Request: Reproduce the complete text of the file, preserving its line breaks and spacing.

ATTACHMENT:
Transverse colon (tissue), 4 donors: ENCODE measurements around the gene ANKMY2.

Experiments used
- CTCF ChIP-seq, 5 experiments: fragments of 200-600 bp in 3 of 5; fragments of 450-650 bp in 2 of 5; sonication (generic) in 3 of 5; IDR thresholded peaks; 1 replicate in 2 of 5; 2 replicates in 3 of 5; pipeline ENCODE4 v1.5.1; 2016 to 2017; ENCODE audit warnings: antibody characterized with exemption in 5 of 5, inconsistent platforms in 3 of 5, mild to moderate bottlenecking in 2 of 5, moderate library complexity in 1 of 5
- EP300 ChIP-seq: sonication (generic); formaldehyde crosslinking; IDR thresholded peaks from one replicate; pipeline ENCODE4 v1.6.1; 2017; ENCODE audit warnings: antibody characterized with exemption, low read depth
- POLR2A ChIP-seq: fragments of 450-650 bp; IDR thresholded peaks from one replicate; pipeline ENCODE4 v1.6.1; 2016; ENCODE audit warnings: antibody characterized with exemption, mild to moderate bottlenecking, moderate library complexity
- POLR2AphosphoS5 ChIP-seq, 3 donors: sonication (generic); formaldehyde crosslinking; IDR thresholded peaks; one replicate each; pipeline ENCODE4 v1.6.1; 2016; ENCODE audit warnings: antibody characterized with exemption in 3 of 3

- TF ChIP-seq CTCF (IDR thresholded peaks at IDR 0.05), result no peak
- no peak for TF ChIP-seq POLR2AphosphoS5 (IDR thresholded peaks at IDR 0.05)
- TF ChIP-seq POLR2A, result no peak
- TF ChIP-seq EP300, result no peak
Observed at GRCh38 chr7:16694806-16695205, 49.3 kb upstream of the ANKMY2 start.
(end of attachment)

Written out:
Transverse colon (tissue), 4 donors: ENCODE measurements around the gene ANKMY2.

Experiments used
- CTCF ChIP-seq, 5 experiments: fragments of 200-600 bp in 3 of 5; fragments of 450-650 bp in 2 of 5; sonication (generic) in 3 of 5; IDR thresholded peaks; 1 replicate in 2 of 5; 2 replicates in 3 of 5; pipeline ENCODE4 v1.5.1; 2016 to 2017; ENCODE audit warnings: antibody characterized with exemption in 5 of 5, inconsistent platforms in 3 of 5, mild to moderate bottlenecking in 2 of 5, moderate library complexity in 1 of 5
- EP300 ChIP-seq: sonication (generic); formaldehyde crosslinking; IDR thresholded peaks from one replicate; pipeline ENCODE4 v1.6.1; 2017; ENCODE audit warnings: antibody characterized with exemption, low read depth
- POLR2A ChIP-seq: fragments of 450-650 bp; IDR thresholded peaks from one replicate; pipeline ENCODE4 v1.6.1; 2016; ENCODE audit warnings: antibody characterized with exemption, mild to moderate bottlenecking, moderate library complexity
- POLR2AphosphoS5 ChIP-seq, 3 donors: sonication (generic); formaldehyde crosslinking; IDR thresholded peaks; one replicate each; pipeline ENCODE4 v1.6.1; 2016; ENCODE audit warnings: antibody characterized with exemption in 3 of 3

- TF ChIP-seq CTCF (IDR thresholded peaks at IDR 0.05), result no peak
- no peak for TF ChIP-seq POLR2AphosphoS5 (IDR thresholded peaks at IDR 0.05)
- TF ChIP-seq POLR2A, result no peak
- TF ChIP-seq EP300, result no peak
Observed at GRCh38 chr7:16694806-16695205, 49.3 kb upstream of the ANKMY2 start.